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EMBO J. 2007 Apr 4;26(7):1942-52. Epub 2007 Mar 8.

Cleavage of a bacterial autotransporter by an evolutionarily convergent autocatalytic mechanism.

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Genetics and Biochemistry Branch, National Institutes of Health, Bethesda, MD 20892, USA.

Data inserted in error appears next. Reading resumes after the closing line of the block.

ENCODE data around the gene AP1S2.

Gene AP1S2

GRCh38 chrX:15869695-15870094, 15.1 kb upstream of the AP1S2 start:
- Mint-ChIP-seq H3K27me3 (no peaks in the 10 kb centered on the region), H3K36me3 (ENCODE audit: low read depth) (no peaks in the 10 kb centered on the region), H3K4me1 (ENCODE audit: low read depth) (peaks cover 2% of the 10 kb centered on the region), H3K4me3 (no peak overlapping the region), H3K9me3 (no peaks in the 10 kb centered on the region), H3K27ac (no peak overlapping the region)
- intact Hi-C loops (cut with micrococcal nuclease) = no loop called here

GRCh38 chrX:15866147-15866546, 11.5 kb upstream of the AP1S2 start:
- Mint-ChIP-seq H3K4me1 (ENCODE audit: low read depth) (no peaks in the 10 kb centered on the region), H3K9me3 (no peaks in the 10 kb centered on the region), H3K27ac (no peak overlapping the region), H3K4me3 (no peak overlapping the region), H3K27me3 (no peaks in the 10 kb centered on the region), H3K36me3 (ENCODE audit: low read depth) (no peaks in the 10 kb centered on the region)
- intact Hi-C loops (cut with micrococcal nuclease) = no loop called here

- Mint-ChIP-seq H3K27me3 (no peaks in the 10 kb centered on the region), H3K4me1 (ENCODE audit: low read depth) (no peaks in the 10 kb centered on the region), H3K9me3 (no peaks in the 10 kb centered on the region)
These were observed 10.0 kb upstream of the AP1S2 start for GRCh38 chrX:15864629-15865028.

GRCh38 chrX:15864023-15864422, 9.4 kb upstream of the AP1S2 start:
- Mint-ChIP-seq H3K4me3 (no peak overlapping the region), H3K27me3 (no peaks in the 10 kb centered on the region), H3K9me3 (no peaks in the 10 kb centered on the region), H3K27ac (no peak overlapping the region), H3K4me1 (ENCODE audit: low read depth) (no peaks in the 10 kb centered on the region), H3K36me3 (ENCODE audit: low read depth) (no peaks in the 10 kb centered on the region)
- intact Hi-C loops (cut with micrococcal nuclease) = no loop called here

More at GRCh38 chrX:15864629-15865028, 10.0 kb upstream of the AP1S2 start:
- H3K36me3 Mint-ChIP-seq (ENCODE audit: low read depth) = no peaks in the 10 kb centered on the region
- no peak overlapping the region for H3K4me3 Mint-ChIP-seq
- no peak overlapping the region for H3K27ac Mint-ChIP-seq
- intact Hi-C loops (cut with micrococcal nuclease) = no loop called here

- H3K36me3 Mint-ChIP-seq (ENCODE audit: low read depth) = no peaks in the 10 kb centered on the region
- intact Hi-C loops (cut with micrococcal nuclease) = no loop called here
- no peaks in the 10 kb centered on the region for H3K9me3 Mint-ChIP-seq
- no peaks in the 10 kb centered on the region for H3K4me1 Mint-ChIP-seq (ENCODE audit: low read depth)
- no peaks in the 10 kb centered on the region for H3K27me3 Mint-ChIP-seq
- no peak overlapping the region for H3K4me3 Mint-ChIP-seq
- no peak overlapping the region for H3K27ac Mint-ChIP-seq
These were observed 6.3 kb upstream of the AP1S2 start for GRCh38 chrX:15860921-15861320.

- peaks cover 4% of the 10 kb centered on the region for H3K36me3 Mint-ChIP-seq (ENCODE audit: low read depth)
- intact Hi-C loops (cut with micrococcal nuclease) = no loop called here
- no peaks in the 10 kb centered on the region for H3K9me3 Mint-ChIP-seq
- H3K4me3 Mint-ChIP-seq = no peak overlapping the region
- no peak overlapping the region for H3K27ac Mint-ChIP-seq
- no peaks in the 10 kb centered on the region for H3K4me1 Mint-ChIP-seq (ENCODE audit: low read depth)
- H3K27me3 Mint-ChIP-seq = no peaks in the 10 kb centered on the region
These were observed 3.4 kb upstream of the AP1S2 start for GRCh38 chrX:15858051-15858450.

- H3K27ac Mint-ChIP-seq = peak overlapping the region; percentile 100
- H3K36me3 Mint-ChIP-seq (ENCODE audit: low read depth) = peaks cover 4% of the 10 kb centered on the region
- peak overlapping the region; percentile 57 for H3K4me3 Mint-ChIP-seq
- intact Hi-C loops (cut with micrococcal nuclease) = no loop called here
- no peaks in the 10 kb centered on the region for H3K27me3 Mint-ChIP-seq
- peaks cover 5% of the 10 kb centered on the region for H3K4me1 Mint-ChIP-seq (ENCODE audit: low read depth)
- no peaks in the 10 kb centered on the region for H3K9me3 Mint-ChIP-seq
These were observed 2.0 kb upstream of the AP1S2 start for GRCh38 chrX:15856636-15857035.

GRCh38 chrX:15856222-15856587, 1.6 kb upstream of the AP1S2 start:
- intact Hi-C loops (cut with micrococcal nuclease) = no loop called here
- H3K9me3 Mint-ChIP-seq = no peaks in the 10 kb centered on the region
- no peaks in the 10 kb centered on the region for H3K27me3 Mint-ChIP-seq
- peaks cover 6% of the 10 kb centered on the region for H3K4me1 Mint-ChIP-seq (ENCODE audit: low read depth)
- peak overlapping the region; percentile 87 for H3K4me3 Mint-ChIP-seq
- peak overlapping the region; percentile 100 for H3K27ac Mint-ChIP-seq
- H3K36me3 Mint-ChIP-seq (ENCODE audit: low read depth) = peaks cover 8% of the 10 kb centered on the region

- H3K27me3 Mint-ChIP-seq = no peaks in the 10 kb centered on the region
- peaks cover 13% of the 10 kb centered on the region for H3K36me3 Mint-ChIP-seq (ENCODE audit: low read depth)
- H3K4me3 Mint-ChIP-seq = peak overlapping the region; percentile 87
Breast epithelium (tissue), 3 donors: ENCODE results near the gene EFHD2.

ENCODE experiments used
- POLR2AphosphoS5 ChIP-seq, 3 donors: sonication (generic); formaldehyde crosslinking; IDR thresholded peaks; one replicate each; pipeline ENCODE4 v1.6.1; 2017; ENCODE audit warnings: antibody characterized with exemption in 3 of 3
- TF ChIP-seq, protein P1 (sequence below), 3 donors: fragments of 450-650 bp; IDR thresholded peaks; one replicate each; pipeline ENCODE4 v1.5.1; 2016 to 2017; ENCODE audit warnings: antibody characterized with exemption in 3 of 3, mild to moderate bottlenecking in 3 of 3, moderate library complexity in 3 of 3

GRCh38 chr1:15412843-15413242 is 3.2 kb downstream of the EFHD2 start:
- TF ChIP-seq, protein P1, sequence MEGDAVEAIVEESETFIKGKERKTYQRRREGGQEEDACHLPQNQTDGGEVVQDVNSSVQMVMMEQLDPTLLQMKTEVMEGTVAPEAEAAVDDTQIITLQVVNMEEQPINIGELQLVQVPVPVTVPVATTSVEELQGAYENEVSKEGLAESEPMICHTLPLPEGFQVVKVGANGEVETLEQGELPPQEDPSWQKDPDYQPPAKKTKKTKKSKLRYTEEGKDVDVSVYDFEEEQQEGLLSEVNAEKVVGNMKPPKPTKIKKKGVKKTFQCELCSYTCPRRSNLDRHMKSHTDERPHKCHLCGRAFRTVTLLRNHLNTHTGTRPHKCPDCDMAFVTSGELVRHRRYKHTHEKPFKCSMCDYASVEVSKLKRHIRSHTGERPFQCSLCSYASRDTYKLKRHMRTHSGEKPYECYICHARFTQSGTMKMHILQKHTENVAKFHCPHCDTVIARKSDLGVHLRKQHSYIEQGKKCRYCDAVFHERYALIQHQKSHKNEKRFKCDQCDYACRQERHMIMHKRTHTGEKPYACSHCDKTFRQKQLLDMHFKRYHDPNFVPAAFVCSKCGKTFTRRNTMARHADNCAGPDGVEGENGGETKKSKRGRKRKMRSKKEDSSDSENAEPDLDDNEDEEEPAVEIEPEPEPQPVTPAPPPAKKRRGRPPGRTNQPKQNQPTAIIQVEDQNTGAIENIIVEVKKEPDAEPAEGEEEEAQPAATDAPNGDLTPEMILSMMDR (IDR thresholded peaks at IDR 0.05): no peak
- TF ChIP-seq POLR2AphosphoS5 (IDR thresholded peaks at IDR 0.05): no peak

Bacterial autotransporters are comprised of an N-terminal 'passenger domain' and a C-terminal beta barrel ('beta domain') that facilitates transport of the passenger domain across the outer membrane. Following translocation, the passenger domains of some autotransporters are cleaved by an unknown mechanism. Here we show that the passenger domain of the Escherichia coli O157:H7 autotransporter EspP is released in a novel autoproteolytic reaction. After purification, the uncleaved EspP precursor underwent proteolytic processing in vitro. An analysis of protein topology together with mutational studies strongly suggested that the reaction occurs inside the beta barrel and revealed that two conserved residues, an aspartate within the beta domain (Asp(1120)) and an asparagine (Asn(1023)) at the P1 position of the cleavage junction, are essential for passenger domain cleavage. Interestingly, these residues were also essential for the proteolytic processing of two distantly related autotransporters. The data strongly suggest that Asp(1120) and Asn(1023) form an unusual catalytic dyad that mediates self-cleavage through the cyclization of the asparagine. Remarkably, a very similar mechanism has been proposed for the maturation of eukaryotic viral capsids.

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